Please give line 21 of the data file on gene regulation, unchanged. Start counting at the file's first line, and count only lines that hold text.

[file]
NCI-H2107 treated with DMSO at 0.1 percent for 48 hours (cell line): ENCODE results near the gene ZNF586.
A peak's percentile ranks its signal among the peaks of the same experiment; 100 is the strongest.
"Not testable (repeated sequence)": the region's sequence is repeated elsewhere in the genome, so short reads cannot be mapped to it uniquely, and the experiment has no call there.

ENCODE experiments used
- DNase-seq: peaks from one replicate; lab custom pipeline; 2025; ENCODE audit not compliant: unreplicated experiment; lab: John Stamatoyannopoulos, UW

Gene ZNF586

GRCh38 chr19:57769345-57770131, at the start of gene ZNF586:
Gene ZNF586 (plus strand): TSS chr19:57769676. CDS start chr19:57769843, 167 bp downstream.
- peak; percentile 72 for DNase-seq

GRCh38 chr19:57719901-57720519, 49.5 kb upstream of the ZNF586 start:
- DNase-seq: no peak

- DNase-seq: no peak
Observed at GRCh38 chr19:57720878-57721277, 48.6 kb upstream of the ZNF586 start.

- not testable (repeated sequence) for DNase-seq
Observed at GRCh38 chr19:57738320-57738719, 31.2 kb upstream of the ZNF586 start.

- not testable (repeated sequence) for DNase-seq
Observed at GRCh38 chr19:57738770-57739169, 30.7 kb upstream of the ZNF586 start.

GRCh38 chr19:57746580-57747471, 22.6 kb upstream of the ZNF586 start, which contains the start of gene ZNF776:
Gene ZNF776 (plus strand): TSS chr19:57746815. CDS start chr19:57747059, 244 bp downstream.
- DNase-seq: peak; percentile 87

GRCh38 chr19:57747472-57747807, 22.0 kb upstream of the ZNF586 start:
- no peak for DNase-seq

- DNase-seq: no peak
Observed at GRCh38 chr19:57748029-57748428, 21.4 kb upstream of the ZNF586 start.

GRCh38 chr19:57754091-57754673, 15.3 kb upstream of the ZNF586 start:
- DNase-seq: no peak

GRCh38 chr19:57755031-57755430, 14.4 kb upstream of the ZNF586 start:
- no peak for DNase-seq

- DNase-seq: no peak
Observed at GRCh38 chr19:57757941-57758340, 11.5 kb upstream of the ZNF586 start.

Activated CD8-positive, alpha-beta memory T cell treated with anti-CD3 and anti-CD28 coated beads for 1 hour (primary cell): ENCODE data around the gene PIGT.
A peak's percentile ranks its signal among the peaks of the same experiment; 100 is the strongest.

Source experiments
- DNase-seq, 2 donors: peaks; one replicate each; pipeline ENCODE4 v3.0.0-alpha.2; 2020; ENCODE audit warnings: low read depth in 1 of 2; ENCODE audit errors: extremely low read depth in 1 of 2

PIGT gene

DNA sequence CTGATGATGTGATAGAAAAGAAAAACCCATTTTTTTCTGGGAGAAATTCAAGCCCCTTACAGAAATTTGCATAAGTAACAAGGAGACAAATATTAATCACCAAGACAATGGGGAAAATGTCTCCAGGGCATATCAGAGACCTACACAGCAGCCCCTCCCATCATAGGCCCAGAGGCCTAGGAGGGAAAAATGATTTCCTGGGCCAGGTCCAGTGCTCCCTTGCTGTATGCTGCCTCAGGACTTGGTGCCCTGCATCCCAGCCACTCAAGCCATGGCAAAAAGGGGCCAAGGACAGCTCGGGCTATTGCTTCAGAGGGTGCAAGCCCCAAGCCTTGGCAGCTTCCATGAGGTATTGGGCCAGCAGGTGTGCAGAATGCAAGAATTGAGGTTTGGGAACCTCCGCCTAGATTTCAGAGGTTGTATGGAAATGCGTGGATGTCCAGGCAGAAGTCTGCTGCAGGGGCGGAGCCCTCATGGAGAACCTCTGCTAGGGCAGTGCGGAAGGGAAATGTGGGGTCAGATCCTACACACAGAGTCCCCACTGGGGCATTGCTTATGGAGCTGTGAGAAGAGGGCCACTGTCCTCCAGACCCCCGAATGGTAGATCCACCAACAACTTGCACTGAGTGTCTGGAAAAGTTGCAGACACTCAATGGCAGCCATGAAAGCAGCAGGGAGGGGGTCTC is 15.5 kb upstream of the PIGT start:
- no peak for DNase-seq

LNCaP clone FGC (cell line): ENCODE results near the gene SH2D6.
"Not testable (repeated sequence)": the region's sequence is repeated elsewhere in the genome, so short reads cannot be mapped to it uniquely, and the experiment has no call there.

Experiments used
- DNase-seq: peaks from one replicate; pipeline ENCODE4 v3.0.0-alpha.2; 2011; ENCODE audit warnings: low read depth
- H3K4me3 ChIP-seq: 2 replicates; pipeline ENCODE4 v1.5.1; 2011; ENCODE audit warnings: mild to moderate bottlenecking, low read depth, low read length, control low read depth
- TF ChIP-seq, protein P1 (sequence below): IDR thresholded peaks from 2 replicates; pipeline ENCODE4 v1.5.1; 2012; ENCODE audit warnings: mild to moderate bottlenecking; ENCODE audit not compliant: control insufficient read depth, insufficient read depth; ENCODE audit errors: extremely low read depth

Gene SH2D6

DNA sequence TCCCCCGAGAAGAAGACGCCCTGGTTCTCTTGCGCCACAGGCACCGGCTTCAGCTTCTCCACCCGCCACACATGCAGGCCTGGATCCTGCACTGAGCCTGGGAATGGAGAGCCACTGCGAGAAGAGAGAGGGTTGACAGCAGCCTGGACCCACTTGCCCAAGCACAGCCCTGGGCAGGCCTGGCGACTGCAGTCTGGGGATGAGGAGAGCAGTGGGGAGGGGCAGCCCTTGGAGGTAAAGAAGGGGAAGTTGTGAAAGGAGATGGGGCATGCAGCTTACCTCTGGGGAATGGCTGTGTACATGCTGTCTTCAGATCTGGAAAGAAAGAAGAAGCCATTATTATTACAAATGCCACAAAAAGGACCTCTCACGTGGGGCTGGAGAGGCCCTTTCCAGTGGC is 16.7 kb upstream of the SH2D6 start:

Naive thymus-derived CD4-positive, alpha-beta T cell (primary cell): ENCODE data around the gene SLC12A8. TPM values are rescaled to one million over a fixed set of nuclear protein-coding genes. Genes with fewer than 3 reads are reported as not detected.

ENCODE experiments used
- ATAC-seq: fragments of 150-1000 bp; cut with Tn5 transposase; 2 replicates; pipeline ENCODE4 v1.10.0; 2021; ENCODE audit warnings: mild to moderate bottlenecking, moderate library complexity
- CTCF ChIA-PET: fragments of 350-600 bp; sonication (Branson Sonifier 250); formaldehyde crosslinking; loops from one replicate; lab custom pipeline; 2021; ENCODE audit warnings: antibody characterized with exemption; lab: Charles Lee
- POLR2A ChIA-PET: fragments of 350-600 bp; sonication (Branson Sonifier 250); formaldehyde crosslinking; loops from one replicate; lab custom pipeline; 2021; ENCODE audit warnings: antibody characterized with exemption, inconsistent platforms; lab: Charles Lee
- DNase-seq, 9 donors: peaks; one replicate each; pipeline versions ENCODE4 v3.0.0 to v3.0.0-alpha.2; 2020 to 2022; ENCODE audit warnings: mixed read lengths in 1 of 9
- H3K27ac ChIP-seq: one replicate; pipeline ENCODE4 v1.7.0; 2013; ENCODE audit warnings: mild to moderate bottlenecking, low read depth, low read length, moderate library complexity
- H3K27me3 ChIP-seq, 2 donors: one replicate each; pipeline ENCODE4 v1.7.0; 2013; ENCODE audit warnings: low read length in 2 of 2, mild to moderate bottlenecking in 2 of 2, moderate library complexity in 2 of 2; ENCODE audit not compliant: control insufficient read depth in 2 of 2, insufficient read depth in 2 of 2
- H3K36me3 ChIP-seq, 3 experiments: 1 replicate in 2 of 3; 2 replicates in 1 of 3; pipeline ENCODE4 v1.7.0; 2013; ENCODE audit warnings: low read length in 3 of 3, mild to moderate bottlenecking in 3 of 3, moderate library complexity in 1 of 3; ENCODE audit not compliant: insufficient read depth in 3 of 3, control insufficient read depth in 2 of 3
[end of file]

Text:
GRCh38 chr19:57747472-57747807, 22.0 kb upstream of the ZNF586 start: